Thursday, March 19, 2015

Triumph's Stylish Spitfire

English sports cars were popular in America from the late 1940s through the 1960s and even a few years beyond.   They came in a variety of sizes, capabilities and price points, the latter including entry-level machines.  Up through the mid-1950s, the MG was considered entry-level.  But the marque began to creep upscale, so in the early 1960s the tiny Austin-Healey Sprite and MG Midget were introduced.  In 1965, Triumph, maker of standard size TR-series sports cars, brought its smaller Spitfire to the market.  When I was in graduate school, I really wanted to own a sports car, but the MGB cost more than I could afford, and Sprites, Midgets and Spitfires were marginally affordable, but too small and impractical for my taste.  A few years later when I had a real job, I bought a Porsche 914.

A link dealing with the Spitfire is here.  It states that its styling can be credited to Giovanni Michelotti, who did a good deal of work for Triumph during his career.  Indeed, its styling was the Spitfire's best feature.  (As an aside, I and some others cringed over the name "Spitfire" that evoked Britain's famed, graceful interceptor that generally matched the performance of Luftwaffe fighters during the Battle of Britain and thereafter during World War 2.  The Triumph Spitfire was no Spitfire.)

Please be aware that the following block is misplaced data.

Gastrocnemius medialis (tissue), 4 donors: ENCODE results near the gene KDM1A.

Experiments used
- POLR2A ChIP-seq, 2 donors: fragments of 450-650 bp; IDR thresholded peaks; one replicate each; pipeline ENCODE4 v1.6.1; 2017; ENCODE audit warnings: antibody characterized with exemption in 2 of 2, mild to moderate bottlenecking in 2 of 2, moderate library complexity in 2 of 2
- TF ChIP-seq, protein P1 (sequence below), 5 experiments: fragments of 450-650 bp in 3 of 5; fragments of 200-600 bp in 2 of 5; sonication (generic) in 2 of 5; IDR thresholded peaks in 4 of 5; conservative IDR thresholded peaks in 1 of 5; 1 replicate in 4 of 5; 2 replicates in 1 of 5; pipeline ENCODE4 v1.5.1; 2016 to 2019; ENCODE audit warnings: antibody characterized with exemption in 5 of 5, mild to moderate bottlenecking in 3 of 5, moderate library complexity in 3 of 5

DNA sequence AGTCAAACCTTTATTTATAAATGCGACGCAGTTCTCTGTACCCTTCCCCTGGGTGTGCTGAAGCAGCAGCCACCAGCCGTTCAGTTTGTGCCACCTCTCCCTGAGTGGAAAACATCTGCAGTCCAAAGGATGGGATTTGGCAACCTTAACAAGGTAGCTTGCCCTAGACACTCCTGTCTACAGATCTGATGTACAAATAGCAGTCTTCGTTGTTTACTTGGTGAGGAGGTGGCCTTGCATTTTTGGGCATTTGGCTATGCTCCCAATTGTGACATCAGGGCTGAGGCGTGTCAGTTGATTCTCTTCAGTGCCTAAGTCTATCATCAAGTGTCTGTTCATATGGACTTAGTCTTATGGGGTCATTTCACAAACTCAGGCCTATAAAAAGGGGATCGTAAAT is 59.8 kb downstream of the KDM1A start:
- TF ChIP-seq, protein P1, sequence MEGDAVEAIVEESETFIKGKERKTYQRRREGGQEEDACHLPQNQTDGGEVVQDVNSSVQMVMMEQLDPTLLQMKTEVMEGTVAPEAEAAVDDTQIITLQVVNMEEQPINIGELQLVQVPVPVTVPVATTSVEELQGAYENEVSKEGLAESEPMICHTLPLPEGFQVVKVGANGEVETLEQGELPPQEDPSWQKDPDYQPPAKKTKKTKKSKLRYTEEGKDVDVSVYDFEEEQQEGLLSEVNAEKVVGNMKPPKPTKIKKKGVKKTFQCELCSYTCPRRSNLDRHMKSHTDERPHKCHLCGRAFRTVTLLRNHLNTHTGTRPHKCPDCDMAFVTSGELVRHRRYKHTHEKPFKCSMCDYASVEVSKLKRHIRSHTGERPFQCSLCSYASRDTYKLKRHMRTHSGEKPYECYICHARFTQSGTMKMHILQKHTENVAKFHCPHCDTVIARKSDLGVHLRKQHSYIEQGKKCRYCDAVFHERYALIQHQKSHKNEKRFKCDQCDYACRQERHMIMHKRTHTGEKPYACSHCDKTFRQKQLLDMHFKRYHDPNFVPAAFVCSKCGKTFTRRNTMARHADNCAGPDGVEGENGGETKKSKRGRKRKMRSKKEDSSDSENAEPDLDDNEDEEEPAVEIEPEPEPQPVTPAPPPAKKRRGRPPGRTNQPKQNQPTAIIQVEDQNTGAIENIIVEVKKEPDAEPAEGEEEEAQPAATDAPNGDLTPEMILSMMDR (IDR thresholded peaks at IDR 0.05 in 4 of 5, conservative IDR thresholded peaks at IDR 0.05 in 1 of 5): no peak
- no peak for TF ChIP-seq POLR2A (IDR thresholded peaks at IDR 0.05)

Below are images of a 1965 Triumph Spitfire Mk. I that I found on a website with the irresistible title "Dutch Gentlemen Racing Society."


Michelotti's design follows standard 1950s sports car styling practice.  The hood (bonnet) is as low as the motor allows, in this case dropping below the fender line.  Front and rear fenderlines (wings) are distinct, with the latter represented by an upkick as well as a delimiting crease and bulge to the fore.  The grille area is nondescript, and the use of body paint on the windshield frame makes that item heavier and more old-fashioned looking than nececssary.

This profile shot shows that the Spitfire's layout was in line with other 1950s and 60s British sports cars.  The driver is positioned slightly aft of the car's center, the seats being close to the rear wheel opening.  As I pointed out here in a discussion of the MGA's styling, this area can become an awkward, cluttered design problem.  Michelotti's solution was better than the MGA's, but not quite as good as that on the earlier Austin-Healey 100 that I will analyze in a future post.  Note that the tail light profile does not blend with the rear fenderline -- I suspect the lenses were sourced from another car for reasons of economy.

Aside from those tail lights, the Spitfire's rear is cleanly and logically done.  All-in-all, a nice design for a car that was a little too small for its own good.

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